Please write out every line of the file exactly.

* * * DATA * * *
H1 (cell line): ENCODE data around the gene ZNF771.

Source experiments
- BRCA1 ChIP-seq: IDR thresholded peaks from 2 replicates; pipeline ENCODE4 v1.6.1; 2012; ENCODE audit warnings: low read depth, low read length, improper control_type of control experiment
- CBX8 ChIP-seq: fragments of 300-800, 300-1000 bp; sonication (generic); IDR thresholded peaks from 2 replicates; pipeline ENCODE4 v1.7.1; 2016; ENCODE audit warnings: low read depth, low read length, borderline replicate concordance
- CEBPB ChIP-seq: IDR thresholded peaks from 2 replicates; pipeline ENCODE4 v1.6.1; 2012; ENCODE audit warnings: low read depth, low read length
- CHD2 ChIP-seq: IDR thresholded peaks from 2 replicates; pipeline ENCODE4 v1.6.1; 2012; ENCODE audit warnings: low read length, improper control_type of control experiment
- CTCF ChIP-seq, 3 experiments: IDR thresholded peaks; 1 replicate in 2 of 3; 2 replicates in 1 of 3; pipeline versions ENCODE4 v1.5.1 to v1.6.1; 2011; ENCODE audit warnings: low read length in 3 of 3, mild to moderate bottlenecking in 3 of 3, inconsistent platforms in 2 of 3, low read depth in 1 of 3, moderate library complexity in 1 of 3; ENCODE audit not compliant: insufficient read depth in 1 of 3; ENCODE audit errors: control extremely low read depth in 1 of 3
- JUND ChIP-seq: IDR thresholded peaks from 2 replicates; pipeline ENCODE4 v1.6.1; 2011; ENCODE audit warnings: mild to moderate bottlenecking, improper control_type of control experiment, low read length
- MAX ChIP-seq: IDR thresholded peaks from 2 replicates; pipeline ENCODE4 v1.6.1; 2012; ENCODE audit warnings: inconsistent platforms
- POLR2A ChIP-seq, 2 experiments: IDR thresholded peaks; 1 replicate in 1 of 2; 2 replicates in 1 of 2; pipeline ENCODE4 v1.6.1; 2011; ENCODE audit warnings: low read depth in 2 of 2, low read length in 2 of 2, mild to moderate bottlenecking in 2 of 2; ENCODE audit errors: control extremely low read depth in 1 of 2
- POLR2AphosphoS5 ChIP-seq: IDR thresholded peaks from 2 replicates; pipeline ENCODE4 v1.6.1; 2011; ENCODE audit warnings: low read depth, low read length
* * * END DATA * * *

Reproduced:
H1 (cell line): ENCODE data around the gene ZNF771.

Source experiments
- BRCA1 ChIP-seq: IDR thresholded peaks from 2 replicates; pipeline ENCODE4 v1.6.1; 2012; ENCODE audit warnings: low read depth, low read length, improper control_type of control experiment
- CBX8 ChIP-seq: fragments of 300-800, 300-1000 bp; sonication (generic); IDR thresholded peaks from 2 replicates; pipeline ENCODE4 v1.7.1; 2016; ENCODE audit warnings: low read depth, low read length, borderline replicate concordance
- CEBPB ChIP-seq: IDR thresholded peaks from 2 replicates; pipeline ENCODE4 v1.6.1; 2012; ENCODE audit warnings: low read depth, low read length
- CHD2 ChIP-seq: IDR thresholded peaks from 2 replicates; pipeline ENCODE4 v1.6.1; 2012; ENCODE audit warnings: low read length, improper control_type of control experiment
- CTCF ChIP-seq, 3 experiments: IDR thresholded peaks; 1 replicate in 2 of 3; 2 replicates in 1 of 3; pipeline versions ENCODE4 v1.5.1 to v1.6.1; 2011; ENCODE audit warnings: low read length in 3 of 3, mild to moderate bottlenecking in 3 of 3, inconsistent platforms in 2 of 3, low read depth in 1 of 3, moderate library complexity in 1 of 3; ENCODE audit not compliant: insufficient read depth in 1 of 3; ENCODE audit errors: control extremely low read depth in 1 of 3
- JUND ChIP-seq: IDR thresholded peaks from 2 replicates; pipeline ENCODE4 v1.6.1; 2011; ENCODE audit warnings: mild to moderate bottlenecking, improper control_type of control experiment, low read length
- MAX ChIP-seq: IDR thresholded peaks from 2 replicates; pipeline ENCODE4 v1.6.1; 2012; ENCODE audit warnings: inconsistent platforms
- POLR2A ChIP-seq, 2 experiments: IDR thresholded peaks; 1 replicate in 1 of 2; 2 replicates in 1 of 2; pipeline ENCODE4 v1.6.1; 2011; ENCODE audit warnings: low read depth in 2 of 2, low read length in 2 of 2, mild to moderate bottlenecking in 2 of 2; ENCODE audit errors: control extremely low read depth in 1 of 2
- POLR2AphosphoS5 ChIP-seq: IDR thresholded peaks from 2 replicates; pipeline ENCODE4 v1.6.1; 2011; ENCODE audit warnings: low read depth, low read length